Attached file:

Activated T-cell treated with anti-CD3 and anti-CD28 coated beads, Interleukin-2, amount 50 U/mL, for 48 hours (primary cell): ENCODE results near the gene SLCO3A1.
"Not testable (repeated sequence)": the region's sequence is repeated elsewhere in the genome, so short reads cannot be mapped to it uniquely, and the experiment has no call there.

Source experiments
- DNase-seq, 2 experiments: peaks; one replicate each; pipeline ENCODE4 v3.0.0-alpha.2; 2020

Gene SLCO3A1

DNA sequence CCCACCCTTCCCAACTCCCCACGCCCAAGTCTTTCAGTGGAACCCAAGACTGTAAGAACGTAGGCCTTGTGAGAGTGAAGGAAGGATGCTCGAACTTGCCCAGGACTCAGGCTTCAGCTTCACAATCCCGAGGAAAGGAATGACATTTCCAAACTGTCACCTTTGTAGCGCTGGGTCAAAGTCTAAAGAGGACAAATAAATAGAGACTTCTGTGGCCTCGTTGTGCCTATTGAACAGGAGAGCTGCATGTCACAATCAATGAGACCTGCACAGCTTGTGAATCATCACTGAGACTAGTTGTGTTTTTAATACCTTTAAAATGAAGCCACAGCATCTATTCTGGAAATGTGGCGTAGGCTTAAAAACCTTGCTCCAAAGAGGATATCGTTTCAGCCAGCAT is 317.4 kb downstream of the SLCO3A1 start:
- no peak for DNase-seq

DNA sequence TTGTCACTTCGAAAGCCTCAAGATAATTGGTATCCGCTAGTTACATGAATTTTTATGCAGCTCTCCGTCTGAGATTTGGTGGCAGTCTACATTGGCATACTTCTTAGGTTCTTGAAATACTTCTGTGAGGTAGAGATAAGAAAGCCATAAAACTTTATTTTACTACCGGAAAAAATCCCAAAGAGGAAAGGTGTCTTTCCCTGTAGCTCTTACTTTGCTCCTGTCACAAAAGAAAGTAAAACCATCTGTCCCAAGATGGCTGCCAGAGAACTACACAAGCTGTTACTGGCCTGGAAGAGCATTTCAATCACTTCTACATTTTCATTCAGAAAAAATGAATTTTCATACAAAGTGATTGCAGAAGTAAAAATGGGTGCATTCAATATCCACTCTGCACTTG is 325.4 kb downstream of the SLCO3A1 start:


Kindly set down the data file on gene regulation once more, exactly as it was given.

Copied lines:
Activated T-cell treated with anti-CD3 and anti-CD28 coated beads, Interleukin-2, amount 50 U/mL, for 48 hours (primary cell): ENCODE results near the gene SLCO3A1.
"Not testable (repeated sequence)": the region's sequence is repeated elsewhere in the genome, so short reads cannot be mapped to it uniquely, and the experiment has no call there.

Source experiments
- DNase-seq, 2 experiments: peaks; one replicate each; pipeline ENCODE4 v3.0.0-alpha.2; 2020

Gene SLCO3A1

DNA sequence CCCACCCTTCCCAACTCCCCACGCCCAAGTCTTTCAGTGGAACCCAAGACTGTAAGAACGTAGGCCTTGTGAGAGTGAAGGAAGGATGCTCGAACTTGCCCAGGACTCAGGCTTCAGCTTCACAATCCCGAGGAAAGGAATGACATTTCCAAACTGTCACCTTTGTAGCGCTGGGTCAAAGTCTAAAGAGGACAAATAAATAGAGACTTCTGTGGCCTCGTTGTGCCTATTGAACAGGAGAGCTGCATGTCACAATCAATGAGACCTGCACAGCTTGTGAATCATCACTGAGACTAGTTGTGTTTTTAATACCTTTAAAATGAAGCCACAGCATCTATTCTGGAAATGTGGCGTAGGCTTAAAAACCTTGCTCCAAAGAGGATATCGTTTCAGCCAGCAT is 317.4 kb downstream of the SLCO3A1 start:
- no peak for DNase-seq

DNA sequence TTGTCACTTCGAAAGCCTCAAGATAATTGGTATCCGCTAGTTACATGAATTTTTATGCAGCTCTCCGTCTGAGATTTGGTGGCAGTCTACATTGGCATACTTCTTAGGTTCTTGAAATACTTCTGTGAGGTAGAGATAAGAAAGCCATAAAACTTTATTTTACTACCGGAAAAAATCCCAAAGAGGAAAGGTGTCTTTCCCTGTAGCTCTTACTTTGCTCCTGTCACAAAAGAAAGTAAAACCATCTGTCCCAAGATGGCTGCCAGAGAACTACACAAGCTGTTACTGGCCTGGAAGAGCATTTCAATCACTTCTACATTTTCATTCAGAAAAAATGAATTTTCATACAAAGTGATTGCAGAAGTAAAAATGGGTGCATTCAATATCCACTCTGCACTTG is 325.4 kb downstream of the SLCO3A1 start: